In February 1924, two representatives from Waverley Country Club, Portland Golf Club, and Tualatin Country Club decided to sponsor the formation of a golf association. The individuals, led by Ed Neustadter of Tualatin Country Club, invited other golf clubs around the state to send their own representatives to a meeting at Waverley Country Club on March 15, 1924 to formally establish the Oregon State Golf Association. In total, Albany, Illahee, Salem, and Pendelton had representatives attend the meeting with seven other clubs (Hood River, Oregon City, Corvalis, Eugene, Roseburg, Astoria, and Alderwood) responding positively. The group elected Lester Humphreys (Portland Golf Club) as President, Harry Thompson (Waverley Country Club) as Vice-President, and Ed Neustadtler (Tualatin Country Club) as Secretary of the new Oregon State Golf Association. In total, nine directors formed the OSGA Board and each club contributed $10 in annual dues. Most importantly for the future, the new association adopted, with a few minor changes, the bylaws of the PNGA. This meant, the men’s and women’s state championships would be hosted each year at an eighteen-hole golf course. The state association also added a handicapped men’s event just like the PNGA operated. Similar to the PNGA, the President of the host club also acted as the President of the state association. As part of the association, all member clubs agreed to a standard handicap system and a standard set of rules of golf. The new association immediately began organizing the 1924 state championships hosted by the President’s Club – the Portland Golf Club, the first under OGA auspices.
During this time, Mrs. Pat Allen acted as President of the Portland Women’s Golf Association. Immediately upon the formation of the OSGA, she invited women’s clubs from outside the Portland area that belonged to the PNGA or the OSGA to form the Oregon Women’s Golf Association. This group operated inter-club events, pro-am tournaments, and exhibition matches throughout Oregon. The OSGA operated the women’s state championship.
Late 1920s - Early Years of the OGA
In those earliest years, Neustadter was joined by such men as Harry Thompson, George Hitchcock, A.M. Cannon, Larry Newland, Roscoe Nelson, and Morris Dunne in keeping the OGA alive and sponsoring the Oregon Amateur. In 1928, the OGA added to its tournament involvement by agreeing to sponsor the Oregon State Junior Championships. The Junior came about at Alderwood Country Club because of its first ardent patron, Ralph Tomlinson. He led the OGA into its sponsorship, and he went on to become one of the Association's most dominant and visionary figures. Elected president in 1929 and again in 1935, Tomlinson shepherded the Association through the trying years of the Great Depression. Many clubs could barely meet payrolls, let alone sponsor tournaments or pay association dues, and some, such as Multnomah, went out of business. But with Tomlinson's leadership, the OGA survived and grew stronger as the decade of the 30's moved toward its end.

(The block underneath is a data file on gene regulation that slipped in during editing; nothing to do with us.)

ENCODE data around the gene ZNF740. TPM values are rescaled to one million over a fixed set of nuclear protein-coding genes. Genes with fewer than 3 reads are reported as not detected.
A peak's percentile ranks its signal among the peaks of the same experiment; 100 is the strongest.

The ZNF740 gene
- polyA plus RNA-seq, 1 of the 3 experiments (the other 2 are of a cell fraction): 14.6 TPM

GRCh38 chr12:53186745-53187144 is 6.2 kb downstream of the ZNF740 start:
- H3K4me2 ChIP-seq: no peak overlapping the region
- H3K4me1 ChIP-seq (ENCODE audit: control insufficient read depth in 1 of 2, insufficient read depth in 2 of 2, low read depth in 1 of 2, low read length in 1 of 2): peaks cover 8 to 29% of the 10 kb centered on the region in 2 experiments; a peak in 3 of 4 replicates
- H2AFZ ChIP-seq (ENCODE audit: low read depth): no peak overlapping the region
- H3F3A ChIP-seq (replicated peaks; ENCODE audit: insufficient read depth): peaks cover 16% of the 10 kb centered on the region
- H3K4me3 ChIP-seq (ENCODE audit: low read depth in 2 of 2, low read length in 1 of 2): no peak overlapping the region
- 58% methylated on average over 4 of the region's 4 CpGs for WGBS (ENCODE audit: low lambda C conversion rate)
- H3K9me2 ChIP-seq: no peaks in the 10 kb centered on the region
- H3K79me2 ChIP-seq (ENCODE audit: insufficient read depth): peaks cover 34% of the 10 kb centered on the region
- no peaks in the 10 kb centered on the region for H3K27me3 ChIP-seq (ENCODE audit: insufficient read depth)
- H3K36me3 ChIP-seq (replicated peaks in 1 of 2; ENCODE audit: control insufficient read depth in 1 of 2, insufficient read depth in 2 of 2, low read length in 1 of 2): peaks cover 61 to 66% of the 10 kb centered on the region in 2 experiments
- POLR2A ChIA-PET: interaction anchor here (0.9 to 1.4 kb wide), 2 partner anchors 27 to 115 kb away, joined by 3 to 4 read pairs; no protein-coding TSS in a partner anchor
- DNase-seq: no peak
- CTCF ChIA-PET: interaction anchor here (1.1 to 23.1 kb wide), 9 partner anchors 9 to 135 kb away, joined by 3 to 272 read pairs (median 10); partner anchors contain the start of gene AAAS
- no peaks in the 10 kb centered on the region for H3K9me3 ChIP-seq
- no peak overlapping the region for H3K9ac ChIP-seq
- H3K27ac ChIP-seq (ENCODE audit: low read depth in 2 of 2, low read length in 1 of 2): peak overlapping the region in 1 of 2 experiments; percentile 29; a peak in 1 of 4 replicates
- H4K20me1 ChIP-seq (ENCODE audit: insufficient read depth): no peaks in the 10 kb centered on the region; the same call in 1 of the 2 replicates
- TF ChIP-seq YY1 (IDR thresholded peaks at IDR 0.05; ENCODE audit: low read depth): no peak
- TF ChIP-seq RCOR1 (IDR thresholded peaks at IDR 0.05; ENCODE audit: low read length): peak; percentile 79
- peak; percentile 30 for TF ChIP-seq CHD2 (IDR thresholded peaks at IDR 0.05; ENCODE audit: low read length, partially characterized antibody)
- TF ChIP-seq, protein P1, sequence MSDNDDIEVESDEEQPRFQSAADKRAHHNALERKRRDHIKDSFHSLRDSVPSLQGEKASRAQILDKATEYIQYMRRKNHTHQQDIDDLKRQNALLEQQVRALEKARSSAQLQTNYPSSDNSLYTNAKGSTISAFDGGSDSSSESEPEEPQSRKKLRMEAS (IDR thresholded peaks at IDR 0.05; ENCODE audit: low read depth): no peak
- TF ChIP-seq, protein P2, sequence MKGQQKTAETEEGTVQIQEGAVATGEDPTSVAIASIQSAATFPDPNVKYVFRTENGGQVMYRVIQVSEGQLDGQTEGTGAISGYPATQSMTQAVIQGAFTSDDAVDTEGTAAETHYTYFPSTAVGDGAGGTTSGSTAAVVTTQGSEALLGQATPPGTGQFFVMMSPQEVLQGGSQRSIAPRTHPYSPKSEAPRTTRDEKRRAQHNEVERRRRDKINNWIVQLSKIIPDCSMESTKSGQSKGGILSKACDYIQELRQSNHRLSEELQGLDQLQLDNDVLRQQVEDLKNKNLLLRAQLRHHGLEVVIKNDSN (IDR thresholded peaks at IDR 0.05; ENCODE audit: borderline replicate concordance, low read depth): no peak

By the late 1920's there were 13 member clubs, all private or semi-private. Even so, only seven clubs were represented at the 1929 annual meeting-Alderwood Country Club, Waverley Country Club, Columbia Edgewater Country Club, Riverside Golf & Country Club, Multnomah Golf Club, Portland Golf Club, and Tualatin Country Club.
As the association looks back on its initial ten years from 1924-1933, we take pride in the growth of the sport, the development of talented golfers, and the countless memorable moments throughout our history. With a solid foundation laid in the 1920s, we look forward to featuring other notable moments throughout our history in the coming months – stay tuned for 1934-1943 in February!